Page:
“Nuclear holocaust,” declares the hardline conservative newspaper Vatan-e Emrouz in its black-and-white front page (left) on January 20th, the date set for the implementation of the interim Geneva nuclear agreement. The January 21st edition (right) declares that centrifuges are “Sealed”.
Without a doubt, they were prepared for it. On January 20th, the interim nuclear deal with Iran took effect and the hardline conservative media greeted the momentous occasion with typical hyperbole. On its front page, Vatan-e Emrouz newspaper announced that the implementation amounted to a “Nuclear holocaust”, printing in black-and- white as a sign of mourning. Siasat-e Rooz, a kindred newspaper, used a much-quoted sentence from an earlier time: “We gave away the crown jewel for a lollypop.”
Not long after the nuclear deal between Iran and the P5+1 countries – the United States, the United Kingdom, Russia, China, France and Germany – was reached in Geneva in late November 2013, a group of hardliner parliament representatives sharply attacked both the deal and the Iranian negotiators. When asked about it, Mohammad- Reza Bahonar, deputy speaker of parliament, gave a sarcastic answer: “Maybe some of these things come from a division of labor,” he said, referring to his belief that each person involved in negotiations played his own particular role. Can we, however, follow the same logic to understand the recent positions taken by hardliners and their associated media outlets? Are they just playing their assigned roles?
In the past few days, hardliner politicians have taken some notable steps. In addition to the media blitz mentioned above, an audio clip of hardliner MP Karimi Ghoddousi emerged. In it, he declared that the supreme leader, Ayatollah Khamenei, is opposed to the Geneva accord. Shortly after, another clip from a like-minded representative, Mahmoud Nabavian, was released, stating that Khamenei believes the agreement has endangered Iranian independence.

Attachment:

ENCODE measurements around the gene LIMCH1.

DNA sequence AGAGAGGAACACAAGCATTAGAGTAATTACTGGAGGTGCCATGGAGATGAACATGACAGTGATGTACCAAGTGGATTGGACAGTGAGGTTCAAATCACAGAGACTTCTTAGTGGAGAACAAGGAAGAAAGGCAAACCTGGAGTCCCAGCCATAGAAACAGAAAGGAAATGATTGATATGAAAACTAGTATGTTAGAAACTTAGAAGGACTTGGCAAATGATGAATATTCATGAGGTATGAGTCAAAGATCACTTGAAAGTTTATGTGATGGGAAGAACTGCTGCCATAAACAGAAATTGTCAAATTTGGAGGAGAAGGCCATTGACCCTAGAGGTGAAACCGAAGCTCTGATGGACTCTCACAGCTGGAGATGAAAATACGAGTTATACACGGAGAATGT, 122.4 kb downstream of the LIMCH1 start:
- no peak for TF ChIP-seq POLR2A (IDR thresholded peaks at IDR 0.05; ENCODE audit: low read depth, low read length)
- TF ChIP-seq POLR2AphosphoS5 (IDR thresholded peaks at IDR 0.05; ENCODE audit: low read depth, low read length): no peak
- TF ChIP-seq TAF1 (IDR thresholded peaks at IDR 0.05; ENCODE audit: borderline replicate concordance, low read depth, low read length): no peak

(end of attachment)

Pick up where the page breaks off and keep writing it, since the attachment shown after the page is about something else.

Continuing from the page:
There was no denial from Khamenei. In fact, Khamenei’s office has shown no reaction to these statements at all. In recent months, Khamenei has issued general statements in support of the nuclear team. Yet these statements have often included double meanings, sentences that could be read in two ways and which could provide a context for attacks from hardliners.
“We gave away the crown jewel for a lollypop” came from Ali Larijani, current speaker of parliament, in 2004, in response to the previous round of nuclear negotiations under the reformist President Khatami. In 2007, Larijani reiterated this opinion. Cyrus Naseri, a member of the negotiating team, said last week that many of Larijani’s criticisms were “coordinated” so the voices of opposition in Iran would be heard by the West. But he added that the lollypop comment had not been part of this coordinated plan.
Another parliamentarian, Hamid Resai, used the same “lollypop” metaphor last year to characterize the phone conversation between President Obama and Iranian president Hassan Rouhani.
Having said this, it does not appear that at this particular moment the hardliners have any need to “coordinate” with President Rouhani behind closed doors. They have declared that the supreme leader is against the current process. Commanders of the Revolutionary Guards and the military are grumbling, and there are enough hardliners in parliament to start a movement. They regard the nuclear team as defeatists and appeasers and believe that “supervisory teams” must be formed to control the process. They are not going to relent.
“Not even a cab driver”
The distrust is not, of course, one-sided. Rouhani and his foreign minister, Javad Zarif, have had some unkind words for their critics. Some of their supporters have called the opponents of the nuclear deal “neo-revolutionaries” and “extremists” and have compared them to Benjamin Netanyahu, the Israeli prime minister, who opposes the Geneva accord.